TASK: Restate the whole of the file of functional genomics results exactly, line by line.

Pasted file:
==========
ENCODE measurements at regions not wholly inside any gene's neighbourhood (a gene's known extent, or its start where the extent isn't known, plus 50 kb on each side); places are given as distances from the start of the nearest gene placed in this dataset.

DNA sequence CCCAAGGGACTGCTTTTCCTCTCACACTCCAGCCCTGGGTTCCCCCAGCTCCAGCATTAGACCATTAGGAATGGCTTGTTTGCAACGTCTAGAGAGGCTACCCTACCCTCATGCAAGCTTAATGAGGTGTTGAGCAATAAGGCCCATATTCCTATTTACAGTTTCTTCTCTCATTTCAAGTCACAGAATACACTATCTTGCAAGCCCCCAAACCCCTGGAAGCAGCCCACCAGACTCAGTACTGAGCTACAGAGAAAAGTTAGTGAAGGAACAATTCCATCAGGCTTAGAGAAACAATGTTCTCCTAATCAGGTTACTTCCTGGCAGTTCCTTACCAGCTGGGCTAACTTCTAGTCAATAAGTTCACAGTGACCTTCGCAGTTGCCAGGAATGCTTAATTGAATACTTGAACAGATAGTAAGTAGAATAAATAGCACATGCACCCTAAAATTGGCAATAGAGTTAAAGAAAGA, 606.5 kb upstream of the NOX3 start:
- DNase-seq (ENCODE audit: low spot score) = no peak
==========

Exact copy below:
ENCODE measurements at regions not wholly inside any gene's neighbourhood (a gene's known extent, or its start where the extent isn't known, plus 50 kb on each side); places are given as distances from the start of the nearest gene placed in this dataset.

DNA sequence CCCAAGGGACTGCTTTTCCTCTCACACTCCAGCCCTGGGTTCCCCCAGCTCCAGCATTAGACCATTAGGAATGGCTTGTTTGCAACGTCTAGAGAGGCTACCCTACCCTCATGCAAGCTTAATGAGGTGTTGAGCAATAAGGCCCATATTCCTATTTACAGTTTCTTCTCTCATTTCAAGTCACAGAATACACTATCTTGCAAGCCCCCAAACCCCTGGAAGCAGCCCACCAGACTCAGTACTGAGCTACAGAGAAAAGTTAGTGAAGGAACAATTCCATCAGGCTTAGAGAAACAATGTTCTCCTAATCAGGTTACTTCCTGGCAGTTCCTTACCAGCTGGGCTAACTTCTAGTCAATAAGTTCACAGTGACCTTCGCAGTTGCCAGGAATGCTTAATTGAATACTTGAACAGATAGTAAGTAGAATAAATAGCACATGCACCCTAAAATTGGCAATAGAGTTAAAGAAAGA, 606.5 kb upstream of the NOX3 start:
- DNase-seq (ENCODE audit: low spot score) = no peak